Naturally Teaching

An elementary teacher science blog

Snowy Science: A Guide to Teaching About Matter in Winter

Read this guide to learn tips to begin teaching about matter in winter with your elementary students

Sometimes teaching about matter can be intimidating and challenging. It’s an abstract concept that educators have the difficult task of teaching to young children. This guide to teaching matter in winter will hopefully give you some ideas for leveraging the season to help you fulfill your curricular goals in an impactful and engaging way while also developing a love of science and critical thinking skills in your students.

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What are the four states of matter?

Teaching about matter in winter

Learning about snow

Activities for teaching states of matter

Free exploration activity

Guided hike

Class experiment

States of matter and definition

To be on your A-game for teaching about matter, let’s get some background information about states of matter covered. A scientific definition for matter is anything that has mass and volume. A more child-friendly definition of matter is anything that takes up space and has weight.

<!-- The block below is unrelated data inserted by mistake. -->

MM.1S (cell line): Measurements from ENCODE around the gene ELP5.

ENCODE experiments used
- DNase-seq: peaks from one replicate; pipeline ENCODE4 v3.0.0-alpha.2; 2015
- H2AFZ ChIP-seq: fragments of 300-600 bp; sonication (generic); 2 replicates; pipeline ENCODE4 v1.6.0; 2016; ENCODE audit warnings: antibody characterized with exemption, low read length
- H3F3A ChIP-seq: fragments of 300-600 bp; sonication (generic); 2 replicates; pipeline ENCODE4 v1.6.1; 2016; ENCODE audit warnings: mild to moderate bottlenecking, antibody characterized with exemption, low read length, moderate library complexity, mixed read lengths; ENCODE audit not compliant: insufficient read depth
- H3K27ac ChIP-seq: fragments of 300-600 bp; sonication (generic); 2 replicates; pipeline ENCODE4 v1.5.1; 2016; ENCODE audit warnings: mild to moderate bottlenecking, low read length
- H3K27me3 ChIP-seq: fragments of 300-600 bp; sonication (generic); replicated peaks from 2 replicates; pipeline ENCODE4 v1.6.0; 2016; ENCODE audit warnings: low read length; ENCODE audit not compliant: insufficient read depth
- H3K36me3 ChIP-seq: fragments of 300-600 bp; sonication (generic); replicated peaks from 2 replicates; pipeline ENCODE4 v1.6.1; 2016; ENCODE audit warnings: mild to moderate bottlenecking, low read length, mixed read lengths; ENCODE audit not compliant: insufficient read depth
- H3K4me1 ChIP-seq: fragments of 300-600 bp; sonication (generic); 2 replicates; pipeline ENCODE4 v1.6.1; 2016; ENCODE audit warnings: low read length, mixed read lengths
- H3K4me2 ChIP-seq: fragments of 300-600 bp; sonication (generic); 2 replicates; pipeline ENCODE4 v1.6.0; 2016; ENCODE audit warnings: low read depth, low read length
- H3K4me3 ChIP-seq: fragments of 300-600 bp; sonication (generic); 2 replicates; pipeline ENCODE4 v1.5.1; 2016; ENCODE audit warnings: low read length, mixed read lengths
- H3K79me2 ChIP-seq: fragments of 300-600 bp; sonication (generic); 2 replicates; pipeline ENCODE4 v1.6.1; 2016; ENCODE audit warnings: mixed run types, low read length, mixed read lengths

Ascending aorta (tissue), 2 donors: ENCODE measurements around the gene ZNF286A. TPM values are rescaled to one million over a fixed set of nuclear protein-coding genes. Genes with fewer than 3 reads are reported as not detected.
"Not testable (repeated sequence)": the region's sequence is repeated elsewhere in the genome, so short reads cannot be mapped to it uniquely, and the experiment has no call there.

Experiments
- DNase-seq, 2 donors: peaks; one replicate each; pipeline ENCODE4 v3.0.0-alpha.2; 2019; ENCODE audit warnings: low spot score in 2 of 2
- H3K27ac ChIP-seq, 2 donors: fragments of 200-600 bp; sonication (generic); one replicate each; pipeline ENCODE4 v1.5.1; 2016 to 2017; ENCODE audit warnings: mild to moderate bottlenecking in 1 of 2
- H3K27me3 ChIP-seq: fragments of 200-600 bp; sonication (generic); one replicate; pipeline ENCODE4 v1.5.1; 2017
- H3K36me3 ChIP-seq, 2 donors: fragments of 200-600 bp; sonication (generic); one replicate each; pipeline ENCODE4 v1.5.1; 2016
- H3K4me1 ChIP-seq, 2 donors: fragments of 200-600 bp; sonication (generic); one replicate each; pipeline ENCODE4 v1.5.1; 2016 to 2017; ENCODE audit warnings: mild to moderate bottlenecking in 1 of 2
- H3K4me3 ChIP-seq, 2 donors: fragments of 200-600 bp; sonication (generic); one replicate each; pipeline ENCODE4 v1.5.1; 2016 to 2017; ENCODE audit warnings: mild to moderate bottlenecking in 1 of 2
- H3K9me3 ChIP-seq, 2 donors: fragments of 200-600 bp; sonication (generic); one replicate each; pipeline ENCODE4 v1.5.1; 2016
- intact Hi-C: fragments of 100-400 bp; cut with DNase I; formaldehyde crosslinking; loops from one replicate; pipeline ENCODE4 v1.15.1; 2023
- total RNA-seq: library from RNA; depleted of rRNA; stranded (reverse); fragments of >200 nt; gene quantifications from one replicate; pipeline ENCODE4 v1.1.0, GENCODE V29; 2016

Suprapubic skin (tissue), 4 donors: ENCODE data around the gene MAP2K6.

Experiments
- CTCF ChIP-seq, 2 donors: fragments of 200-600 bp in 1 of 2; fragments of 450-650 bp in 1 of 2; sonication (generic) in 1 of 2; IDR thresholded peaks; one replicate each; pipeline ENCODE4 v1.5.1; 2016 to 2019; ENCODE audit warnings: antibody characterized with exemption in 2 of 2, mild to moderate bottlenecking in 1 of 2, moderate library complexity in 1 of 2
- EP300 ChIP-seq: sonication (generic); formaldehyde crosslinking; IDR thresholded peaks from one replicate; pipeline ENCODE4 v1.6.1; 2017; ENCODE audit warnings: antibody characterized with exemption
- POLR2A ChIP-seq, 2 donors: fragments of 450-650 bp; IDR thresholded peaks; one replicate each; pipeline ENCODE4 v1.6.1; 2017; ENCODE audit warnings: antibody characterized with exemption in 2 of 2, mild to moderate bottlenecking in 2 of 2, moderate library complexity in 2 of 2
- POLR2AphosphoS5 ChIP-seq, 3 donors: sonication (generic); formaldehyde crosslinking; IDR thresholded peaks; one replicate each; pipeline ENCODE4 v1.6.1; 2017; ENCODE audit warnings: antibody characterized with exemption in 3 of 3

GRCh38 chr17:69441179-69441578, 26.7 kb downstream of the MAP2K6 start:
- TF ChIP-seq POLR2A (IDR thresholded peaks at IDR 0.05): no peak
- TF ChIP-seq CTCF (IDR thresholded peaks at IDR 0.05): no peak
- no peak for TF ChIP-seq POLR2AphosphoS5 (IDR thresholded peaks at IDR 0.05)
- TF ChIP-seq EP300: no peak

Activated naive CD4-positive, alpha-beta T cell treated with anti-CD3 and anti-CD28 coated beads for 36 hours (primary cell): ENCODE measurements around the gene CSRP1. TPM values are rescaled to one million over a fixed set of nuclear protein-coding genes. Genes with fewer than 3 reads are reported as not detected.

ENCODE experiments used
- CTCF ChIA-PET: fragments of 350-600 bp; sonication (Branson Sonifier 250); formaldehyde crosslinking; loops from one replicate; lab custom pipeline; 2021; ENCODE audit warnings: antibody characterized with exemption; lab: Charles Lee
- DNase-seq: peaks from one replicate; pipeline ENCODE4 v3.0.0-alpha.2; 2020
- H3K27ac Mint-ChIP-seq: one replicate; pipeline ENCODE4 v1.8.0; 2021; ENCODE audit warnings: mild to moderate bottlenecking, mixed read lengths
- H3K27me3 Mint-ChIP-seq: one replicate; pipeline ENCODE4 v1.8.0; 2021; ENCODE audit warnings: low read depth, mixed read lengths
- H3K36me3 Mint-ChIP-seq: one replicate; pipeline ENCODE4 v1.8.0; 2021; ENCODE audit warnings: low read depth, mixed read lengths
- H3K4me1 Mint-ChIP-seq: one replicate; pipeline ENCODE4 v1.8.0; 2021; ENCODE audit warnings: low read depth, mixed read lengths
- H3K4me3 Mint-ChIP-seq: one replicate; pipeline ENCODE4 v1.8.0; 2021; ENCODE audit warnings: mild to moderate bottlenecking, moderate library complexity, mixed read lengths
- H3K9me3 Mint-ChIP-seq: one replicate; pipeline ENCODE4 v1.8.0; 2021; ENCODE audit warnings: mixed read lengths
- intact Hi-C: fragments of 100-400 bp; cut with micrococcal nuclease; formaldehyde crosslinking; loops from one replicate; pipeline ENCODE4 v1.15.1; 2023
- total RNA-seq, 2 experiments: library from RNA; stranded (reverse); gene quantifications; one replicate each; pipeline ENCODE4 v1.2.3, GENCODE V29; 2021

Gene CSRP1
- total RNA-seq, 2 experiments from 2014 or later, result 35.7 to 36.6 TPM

With that being said, the states of matter are the different forms that matter can be found in. These forms are possible based on the arrangement of the particles and the amount of energy the particles have.

What are the four states of matter?

Have you ever wondered how many states of matter there are? According to scientists there are only four naturally occurring states of matter that have been discovered so far (Bagley, 2023). So, what are the four states of matter? The four naturally occurring states of matter are solid, liquid, gas, and plasma. 

In nature solid, liquid, gas, and plasma are the four states of matter that can be found.
There are other states of matter that are man-made and can be observed in labs.


  • Have very tightly packed molecules
  • Have a definite (or fixed) shape, mass, and volume
  • They do not conform to the shape of a container they are placed in